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Tinkering, FF Sparks (Madgirl)

[Writing] Yet Another Venue Gone...

For my fellow writer-sorts who haven't yet heard... Amazing Stories, the venerable magazine founded by Hugo Gernsback in 1926, has finally folded. (Again. After having been revived under a new publisher a while ago.)

Amazing was the first magazine devoted to science fiction, and the letters column is often credited with launching science fiction fandom.

Is the short fiction market really that ailing? :/
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Possible causes?

Oh, dear. They didn't buy another story from Howard Waldrop, did they?
Yup, it sure is. Damn. Amazing Stories was always my favorite mag, but virtually impossible to find, and subscriptions were always wonky. If I had a choice between Amazing or a new book, I always got Amazing, because I figured that I could always get the book some other time.

Once, long..long ago, I came across a trove of them at a used book store and bought every copy. But finds like that were always extremely rare.

In all honesty, the short fiction business needs to reexamine itself and work towards a new model for bringing in income.

I've always been impressed with Baen Book's Webscriptions service. (http://www.webscriptions.net) - For $15 bucks a month, you get six books in electronic format. What's there? Depends on what they put up. Classics, new publications, etc. Want to read that book before it even makes it near a printer? Check out the ARC service - Advanced Reader Copies - raw texts prior to final proof reading that start at $15 each and go down as publication dates come closer. But yes, you can read that book FIRST.

Why isn't there a similar service for short fiction? Why can't I go to a website, plop in my credit card number and have short fiction delivered to my e-mail on a daily or weekly basis? How come it is so hard to find mailing lists that tell you what's going on from the authors and publishers?

In a world where, contrary to a recent author's roundtable I listened in to, people are reading recreationally more than ever before in history.. Why is it so hard to find something to read?
My question was partly rhetorical.

The problem is that short fiction venues just generally aren't profitable. Given the choice between the latest Robert Jordan tome, or this month's issue of F&SF... most people are going to buy the Jordan book.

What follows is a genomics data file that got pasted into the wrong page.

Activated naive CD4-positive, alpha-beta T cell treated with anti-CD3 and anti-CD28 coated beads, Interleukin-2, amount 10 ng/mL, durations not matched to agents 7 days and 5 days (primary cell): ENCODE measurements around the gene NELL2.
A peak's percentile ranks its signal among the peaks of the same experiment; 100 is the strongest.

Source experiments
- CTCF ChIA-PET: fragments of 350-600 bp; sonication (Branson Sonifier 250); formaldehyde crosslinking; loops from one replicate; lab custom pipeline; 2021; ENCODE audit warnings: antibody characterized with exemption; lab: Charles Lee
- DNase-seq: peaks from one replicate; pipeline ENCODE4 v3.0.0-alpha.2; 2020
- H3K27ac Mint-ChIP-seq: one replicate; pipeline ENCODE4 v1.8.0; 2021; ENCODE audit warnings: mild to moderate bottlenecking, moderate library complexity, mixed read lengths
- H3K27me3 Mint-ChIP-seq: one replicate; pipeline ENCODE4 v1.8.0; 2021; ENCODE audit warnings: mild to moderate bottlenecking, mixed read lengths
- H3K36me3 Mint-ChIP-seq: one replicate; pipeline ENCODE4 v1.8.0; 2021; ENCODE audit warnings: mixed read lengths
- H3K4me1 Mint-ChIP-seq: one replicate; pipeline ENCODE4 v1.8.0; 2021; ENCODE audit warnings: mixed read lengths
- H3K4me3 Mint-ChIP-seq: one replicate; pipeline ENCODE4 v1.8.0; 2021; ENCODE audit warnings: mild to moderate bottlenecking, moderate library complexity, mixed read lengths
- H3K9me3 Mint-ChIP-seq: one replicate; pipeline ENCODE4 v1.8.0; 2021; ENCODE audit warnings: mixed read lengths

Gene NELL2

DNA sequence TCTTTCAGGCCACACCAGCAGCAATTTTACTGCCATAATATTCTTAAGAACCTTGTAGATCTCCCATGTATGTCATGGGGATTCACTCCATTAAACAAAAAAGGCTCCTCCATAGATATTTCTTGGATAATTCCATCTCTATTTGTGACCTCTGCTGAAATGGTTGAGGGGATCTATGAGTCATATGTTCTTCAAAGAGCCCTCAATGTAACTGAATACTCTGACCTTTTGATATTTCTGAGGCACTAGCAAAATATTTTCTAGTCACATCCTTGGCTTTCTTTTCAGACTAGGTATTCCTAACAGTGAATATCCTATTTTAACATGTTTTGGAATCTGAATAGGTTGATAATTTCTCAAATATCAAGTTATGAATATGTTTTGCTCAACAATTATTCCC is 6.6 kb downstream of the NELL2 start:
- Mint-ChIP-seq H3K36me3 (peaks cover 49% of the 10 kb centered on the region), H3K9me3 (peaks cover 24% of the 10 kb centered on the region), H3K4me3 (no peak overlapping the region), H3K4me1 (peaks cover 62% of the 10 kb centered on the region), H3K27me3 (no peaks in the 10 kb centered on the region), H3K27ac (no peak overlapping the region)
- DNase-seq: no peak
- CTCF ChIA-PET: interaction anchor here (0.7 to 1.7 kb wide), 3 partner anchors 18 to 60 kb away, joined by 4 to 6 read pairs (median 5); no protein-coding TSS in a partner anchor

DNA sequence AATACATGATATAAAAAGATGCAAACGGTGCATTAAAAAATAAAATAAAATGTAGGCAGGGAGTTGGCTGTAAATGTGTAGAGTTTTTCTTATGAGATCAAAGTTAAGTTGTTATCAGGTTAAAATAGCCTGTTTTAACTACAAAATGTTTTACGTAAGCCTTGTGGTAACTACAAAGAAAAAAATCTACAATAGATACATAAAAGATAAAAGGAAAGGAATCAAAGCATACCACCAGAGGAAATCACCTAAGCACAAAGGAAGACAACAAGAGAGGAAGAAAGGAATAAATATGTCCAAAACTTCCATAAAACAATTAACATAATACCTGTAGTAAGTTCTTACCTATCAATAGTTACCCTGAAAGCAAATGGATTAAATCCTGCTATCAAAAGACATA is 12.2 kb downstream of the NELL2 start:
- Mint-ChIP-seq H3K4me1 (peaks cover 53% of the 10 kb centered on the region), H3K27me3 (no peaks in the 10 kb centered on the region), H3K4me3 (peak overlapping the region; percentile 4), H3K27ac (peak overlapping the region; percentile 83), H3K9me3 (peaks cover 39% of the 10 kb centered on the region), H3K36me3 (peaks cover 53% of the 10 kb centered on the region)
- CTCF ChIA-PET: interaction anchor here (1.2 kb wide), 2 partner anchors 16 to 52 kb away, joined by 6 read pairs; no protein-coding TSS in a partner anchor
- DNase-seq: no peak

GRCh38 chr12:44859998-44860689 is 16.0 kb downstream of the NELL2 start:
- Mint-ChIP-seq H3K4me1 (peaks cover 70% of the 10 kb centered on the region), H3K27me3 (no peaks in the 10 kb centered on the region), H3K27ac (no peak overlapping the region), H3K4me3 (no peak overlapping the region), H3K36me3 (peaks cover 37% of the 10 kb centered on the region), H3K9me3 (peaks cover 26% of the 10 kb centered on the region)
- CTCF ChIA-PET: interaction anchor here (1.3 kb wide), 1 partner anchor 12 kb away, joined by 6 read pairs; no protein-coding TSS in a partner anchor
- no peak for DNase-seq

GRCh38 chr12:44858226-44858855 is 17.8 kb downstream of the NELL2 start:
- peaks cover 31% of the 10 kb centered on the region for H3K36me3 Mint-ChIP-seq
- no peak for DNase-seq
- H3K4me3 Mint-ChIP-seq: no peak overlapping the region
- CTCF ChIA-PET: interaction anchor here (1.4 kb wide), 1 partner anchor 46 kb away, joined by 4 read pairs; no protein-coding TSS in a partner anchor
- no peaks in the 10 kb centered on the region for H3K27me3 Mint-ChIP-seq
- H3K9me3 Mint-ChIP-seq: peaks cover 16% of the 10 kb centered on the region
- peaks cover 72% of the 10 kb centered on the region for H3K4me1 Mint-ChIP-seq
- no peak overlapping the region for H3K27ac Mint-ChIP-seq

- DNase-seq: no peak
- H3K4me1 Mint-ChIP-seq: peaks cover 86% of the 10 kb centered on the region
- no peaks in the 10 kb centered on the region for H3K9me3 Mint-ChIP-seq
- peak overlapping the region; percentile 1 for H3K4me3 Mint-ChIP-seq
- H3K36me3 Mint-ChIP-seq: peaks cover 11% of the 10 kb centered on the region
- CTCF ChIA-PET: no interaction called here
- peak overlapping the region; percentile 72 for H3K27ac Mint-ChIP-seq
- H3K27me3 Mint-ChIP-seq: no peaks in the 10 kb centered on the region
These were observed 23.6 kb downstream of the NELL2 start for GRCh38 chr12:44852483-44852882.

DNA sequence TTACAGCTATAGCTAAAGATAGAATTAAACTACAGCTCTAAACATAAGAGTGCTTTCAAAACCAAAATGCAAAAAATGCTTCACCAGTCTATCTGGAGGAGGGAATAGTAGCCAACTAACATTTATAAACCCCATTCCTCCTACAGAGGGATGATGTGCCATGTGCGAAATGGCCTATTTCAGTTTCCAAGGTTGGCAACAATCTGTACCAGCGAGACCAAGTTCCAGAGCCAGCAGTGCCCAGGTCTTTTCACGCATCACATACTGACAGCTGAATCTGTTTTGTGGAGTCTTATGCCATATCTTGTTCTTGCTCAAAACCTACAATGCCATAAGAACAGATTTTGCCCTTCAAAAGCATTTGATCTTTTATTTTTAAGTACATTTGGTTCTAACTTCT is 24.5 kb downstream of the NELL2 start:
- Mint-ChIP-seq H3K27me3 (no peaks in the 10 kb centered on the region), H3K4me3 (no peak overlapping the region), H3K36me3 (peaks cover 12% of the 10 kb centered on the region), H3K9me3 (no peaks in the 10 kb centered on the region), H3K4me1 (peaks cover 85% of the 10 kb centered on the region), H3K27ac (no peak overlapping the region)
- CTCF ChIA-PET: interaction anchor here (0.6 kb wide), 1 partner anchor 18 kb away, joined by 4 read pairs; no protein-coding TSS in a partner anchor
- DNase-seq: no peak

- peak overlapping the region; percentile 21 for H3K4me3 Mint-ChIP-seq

Online stuff, people don't want to buy subscriptions to; they're used to getting stuff online for free. And if you do it as a print medium, you have the costs of printing and suchnot... therefore, you run at a loss. And in both cases, if you want people to submit to you, you need to pay them... one local author finally closed down her magazine because of that, just recently.

So unless you are one of the rare magazines that really can break even, or unless you have some other source of funding and are willing to run the magazine as a loss, short fiction venues are decreasing in number. Anthologies are still doing well, admittedly, but that's not quite the same thing.

That said, there IS a similar service to Webscriptions for Short Fiction... sort of. Amazon has a not very well publicized service called Amazon Shorts, where you can buy short stories from various authors for something like $0.90 each.
Dave Howell, who was one of the founding members of Foolscap (www.foolscapcon.org), has a website, www.alexlit.com, that tried for years to sell individual short stories online for small payments.

I loved it, as it brought me to several writers I'd never heard of, and whose work I adored. But I was buying maybe two or three stories a month, for from $0.35 to $.50 for the story. It was depressing to discover I was one of the biggest customers of the site.

These days, I chase down short stories based on things like Nebula and Hugo nominations, and when someone I know tells me to check something out. I know that that isn't terribly helpful to the magazines.

I also suggest looking at Fictionwise.com (thanks to James P Hogan for the tip) which has many of the Nebula nominees available right now.